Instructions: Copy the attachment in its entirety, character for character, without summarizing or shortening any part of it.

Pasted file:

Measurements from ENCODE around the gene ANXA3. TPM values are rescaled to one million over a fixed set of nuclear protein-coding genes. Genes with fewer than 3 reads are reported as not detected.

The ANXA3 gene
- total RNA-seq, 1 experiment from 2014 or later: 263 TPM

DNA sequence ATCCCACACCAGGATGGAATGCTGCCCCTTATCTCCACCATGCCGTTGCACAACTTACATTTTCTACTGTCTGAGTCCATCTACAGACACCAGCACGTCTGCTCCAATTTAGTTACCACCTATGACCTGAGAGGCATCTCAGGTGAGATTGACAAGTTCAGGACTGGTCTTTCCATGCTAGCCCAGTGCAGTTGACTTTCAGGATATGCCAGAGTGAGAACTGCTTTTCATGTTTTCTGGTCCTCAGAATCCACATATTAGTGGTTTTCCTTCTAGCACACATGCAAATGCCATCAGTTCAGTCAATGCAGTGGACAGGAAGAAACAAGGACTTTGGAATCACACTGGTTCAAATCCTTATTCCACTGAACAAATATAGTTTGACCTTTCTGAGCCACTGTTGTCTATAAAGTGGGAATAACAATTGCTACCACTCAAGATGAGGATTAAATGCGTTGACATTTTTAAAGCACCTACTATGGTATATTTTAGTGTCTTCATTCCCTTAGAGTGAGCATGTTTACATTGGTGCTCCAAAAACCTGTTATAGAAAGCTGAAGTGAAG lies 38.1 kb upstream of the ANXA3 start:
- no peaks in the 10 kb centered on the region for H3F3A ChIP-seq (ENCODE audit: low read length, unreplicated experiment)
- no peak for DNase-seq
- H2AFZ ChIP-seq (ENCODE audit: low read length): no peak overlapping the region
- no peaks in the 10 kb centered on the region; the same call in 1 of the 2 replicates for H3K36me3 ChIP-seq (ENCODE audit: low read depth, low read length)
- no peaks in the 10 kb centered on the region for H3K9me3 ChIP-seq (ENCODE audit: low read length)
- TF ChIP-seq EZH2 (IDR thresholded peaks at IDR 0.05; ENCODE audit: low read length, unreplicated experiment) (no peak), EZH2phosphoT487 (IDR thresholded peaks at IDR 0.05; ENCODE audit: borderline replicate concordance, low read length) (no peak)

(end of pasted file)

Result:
Measurements from ENCODE around the gene ANXA3. TPM values are rescaled to one million over a fixed set of nuclear protein-coding genes. Genes with fewer than 3 reads are reported as not detected.

The ANXA3 gene
- total RNA-seq, 1 experiment from 2014 or later: 263 TPM

DNA sequence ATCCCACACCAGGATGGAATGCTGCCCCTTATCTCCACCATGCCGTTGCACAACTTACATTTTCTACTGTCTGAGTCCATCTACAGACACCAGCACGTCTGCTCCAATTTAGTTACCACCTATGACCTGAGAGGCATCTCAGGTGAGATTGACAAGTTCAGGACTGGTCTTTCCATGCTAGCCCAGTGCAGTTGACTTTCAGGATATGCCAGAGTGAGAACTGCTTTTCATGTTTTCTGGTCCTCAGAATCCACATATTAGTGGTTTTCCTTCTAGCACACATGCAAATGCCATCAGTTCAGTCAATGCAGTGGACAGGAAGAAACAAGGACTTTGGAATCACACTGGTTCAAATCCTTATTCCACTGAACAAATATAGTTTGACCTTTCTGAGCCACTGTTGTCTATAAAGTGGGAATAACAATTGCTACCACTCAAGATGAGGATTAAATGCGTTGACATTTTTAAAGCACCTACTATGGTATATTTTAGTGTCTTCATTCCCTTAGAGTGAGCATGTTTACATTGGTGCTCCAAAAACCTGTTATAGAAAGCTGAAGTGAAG lies 38.1 kb upstream of the ANXA3 start:
- no peaks in the 10 kb centered on the region for H3F3A ChIP-seq (ENCODE audit: low read length, unreplicated experiment)
- no peak for DNase-seq
- H2AFZ ChIP-seq (ENCODE audit: low read length): no peak overlapping the region
- no peaks in the 10 kb centered on the region; the same call in 1 of the 2 replicates for H3K36me3 ChIP-seq (ENCODE audit: low read depth, low read length)
- no peaks in the 10 kb centered on the region for H3K9me3 ChIP-seq (ENCODE audit: low read length)
- TF ChIP-seq EZH2 (IDR thresholded peaks at IDR 0.05; ENCODE audit: low read length, unreplicated experiment) (no peak), EZH2phosphoT487 (IDR thresholded peaks at IDR 0.05; ENCODE audit: borderline replicate concordance, low read length) (no peak)